A triumph of facts over experience: constructions of ignorance and disregard of the affective in relation to HIV prevention work in Myanmar / Burma
The data presented in this abstract were collected in Myanmar / Burma through 21 individual interviews with key senior level national informants from international organisations, junior field staff, volunteers and community members, and through observation of a community-based workshop. Results Constructions of community members as ‘blank sheets’, ignorant in terms of HIV knowledge prior to NGO intervention were widespread, eg: “We have to give them the knowledge”. This view was shared by many community members, although in interviews they revealed possession of basic HIV prevention information prior to involvement with an NGO.
Research participants also expressed varying degrees of awareness of the real-life complexities associated with trying to change sexual behaviour – but in most cases this awareness was spoken of as separate from, rather than intersecting with, the magic pill of factual knowledge. Several participants expressed the view that if people still become HIV+, despite having received the magic knowledge pill, they were doing so wilfully or because they were inherently promiscuous.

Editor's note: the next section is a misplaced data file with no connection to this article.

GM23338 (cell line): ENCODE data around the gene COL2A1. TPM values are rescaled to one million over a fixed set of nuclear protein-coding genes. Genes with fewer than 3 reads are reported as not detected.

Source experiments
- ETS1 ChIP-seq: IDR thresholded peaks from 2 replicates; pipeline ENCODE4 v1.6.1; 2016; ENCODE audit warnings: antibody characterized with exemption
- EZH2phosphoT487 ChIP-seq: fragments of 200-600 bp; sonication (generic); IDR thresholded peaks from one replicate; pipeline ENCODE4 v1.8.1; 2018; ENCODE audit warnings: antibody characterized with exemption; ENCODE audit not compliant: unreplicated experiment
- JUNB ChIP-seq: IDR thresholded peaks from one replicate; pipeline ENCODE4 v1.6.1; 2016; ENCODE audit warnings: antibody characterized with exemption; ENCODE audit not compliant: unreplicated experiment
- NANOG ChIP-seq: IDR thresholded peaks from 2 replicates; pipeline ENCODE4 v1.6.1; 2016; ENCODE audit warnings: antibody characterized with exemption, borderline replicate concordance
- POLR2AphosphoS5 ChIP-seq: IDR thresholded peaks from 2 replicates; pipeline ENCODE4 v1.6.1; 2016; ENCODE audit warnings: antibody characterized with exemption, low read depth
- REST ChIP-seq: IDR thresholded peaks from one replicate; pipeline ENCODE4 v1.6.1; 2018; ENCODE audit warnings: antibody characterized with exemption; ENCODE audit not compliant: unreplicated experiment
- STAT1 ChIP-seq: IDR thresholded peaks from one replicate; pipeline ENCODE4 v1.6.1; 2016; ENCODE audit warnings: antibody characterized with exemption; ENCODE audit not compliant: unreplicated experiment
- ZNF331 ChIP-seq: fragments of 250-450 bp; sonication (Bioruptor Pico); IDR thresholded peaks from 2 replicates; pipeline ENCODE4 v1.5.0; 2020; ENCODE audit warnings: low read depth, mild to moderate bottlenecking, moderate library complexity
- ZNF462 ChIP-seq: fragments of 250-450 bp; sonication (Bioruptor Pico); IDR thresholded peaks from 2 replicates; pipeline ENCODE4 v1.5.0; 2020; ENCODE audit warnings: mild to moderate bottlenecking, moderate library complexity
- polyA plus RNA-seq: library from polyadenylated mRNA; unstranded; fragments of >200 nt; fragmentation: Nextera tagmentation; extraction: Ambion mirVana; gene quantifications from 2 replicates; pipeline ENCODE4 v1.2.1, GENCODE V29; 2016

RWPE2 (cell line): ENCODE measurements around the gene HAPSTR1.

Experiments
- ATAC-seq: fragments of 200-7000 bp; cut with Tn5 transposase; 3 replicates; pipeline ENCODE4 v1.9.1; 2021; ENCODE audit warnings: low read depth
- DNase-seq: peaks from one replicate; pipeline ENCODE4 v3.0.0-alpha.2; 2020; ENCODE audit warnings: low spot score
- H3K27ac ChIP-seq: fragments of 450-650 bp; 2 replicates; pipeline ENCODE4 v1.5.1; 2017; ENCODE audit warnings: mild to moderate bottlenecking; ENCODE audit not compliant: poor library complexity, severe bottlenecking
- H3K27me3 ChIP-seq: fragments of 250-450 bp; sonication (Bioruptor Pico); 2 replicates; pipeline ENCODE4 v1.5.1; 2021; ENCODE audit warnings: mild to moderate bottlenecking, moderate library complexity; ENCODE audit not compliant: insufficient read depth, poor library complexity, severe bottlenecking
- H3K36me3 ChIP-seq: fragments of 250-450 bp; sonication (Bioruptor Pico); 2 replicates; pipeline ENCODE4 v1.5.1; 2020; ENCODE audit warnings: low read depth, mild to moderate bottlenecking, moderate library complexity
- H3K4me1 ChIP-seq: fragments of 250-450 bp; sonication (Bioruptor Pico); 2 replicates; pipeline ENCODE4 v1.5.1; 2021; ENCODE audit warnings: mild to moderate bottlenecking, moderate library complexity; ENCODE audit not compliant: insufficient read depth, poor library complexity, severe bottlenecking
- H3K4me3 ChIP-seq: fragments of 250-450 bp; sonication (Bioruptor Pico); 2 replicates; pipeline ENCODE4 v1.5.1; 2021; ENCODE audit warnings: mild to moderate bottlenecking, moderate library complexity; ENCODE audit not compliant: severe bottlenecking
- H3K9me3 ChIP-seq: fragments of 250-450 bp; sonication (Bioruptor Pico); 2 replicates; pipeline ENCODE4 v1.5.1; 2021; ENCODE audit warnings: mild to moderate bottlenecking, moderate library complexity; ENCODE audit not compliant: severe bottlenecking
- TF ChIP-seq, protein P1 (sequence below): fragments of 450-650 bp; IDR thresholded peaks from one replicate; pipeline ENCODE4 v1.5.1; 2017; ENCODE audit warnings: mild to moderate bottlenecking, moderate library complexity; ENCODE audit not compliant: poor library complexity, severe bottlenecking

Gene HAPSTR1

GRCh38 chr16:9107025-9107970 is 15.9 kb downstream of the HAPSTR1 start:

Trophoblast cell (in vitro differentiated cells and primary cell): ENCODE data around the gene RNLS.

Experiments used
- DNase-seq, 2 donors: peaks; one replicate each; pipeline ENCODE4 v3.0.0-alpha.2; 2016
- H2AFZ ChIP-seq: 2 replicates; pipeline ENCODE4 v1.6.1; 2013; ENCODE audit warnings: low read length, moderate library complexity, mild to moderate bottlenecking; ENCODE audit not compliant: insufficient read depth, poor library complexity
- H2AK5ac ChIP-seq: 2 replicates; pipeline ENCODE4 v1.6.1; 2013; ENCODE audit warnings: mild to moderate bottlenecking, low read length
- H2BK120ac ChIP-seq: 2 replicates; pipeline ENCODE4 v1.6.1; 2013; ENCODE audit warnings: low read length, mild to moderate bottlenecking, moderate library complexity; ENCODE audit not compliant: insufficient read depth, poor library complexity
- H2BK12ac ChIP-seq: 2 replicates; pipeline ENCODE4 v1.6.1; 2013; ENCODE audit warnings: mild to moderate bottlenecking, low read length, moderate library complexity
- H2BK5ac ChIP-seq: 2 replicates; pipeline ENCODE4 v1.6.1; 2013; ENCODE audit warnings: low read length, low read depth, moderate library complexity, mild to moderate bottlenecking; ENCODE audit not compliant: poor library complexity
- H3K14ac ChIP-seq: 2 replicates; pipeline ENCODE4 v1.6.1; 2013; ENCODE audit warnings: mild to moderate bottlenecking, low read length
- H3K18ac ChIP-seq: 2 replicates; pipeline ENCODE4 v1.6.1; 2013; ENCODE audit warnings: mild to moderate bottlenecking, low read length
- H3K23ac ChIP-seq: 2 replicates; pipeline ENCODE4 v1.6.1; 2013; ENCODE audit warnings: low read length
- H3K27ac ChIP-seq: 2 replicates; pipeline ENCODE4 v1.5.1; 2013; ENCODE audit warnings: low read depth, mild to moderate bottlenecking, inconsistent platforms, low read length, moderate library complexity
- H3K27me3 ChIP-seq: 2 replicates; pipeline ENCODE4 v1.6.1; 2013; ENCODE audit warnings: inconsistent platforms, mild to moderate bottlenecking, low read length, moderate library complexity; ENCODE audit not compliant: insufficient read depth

The data show that among research participants, decontextualised fact-giving is seen as an unquestioned ‘truth’ of behaviour change work; community members are constructed as ‘ignorant’ without NGO intervention; and the personal, societal and cultural complexities which can prevent behaviour change are negated. This bears heavy implications both for the efficacy of prevention work and for the (unintentional) increase in stigma borne by those who become HIV+.